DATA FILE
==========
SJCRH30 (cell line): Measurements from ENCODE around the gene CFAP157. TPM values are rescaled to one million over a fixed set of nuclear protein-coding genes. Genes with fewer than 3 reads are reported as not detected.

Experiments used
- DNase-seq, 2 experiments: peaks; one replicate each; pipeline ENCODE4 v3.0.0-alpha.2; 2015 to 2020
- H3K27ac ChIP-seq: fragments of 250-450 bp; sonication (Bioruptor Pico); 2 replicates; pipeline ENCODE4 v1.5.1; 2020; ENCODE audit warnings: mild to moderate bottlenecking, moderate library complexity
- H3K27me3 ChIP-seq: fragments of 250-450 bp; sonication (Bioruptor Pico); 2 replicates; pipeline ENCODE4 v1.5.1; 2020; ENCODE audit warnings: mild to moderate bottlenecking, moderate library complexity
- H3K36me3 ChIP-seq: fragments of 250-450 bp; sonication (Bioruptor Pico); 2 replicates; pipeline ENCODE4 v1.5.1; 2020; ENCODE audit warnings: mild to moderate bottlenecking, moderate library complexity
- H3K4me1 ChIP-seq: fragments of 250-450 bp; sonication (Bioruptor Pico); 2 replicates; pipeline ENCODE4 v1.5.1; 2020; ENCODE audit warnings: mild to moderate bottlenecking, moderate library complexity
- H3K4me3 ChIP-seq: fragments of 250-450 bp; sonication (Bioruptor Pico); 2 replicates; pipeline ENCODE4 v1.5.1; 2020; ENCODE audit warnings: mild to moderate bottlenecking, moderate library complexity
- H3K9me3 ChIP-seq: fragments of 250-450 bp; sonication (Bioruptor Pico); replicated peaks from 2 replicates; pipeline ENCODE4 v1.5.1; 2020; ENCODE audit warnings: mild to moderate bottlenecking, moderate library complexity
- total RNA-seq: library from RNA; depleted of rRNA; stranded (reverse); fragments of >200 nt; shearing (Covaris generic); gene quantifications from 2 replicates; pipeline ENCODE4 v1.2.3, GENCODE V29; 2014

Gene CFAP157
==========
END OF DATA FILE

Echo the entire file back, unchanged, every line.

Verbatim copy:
SJCRH30 (cell line): Measurements from ENCODE around the gene CFAP157. TPM values are rescaled to one million over a fixed set of nuclear protein-coding genes. Genes with fewer than 3 reads are reported as not detected.

Experiments used
- DNase-seq, 2 experiments: peaks; one replicate each; pipeline ENCODE4 v3.0.0-alpha.2; 2015 to 2020
- H3K27ac ChIP-seq: fragments of 250-450 bp; sonication (Bioruptor Pico); 2 replicates; pipeline ENCODE4 v1.5.1; 2020; ENCODE audit warnings: mild to moderate bottlenecking, moderate library complexity
- H3K27me3 ChIP-seq: fragments of 250-450 bp; sonication (Bioruptor Pico); 2 replicates; pipeline ENCODE4 v1.5.1; 2020; ENCODE audit warnings: mild to moderate bottlenecking, moderate library complexity
- H3K36me3 ChIP-seq: fragments of 250-450 bp; sonication (Bioruptor Pico); 2 replicates; pipeline ENCODE4 v1.5.1; 2020; ENCODE audit warnings: mild to moderate bottlenecking, moderate library complexity
- H3K4me1 ChIP-seq: fragments of 250-450 bp; sonication (Bioruptor Pico); 2 replicates; pipeline ENCODE4 v1.5.1; 2020; ENCODE audit warnings: mild to moderate bottlenecking, moderate library complexity
- H3K4me3 ChIP-seq: fragments of 250-450 bp; sonication (Bioruptor Pico); 2 replicates; pipeline ENCODE4 v1.5.1; 2020; ENCODE audit warnings: mild to moderate bottlenecking, moderate library complexity
- H3K9me3 ChIP-seq: fragments of 250-450 bp; sonication (Bioruptor Pico); replicated peaks from 2 replicates; pipeline ENCODE4 v1.5.1; 2020; ENCODE audit warnings: mild to moderate bottlenecking, moderate library complexity
- total RNA-seq: library from RNA; depleted of rRNA; stranded (reverse); fragments of >200 nt; shearing (Covaris generic); gene quantifications from 2 replicates; pipeline ENCODE4 v1.2.3, GENCODE V29; 2014

Gene CFAP157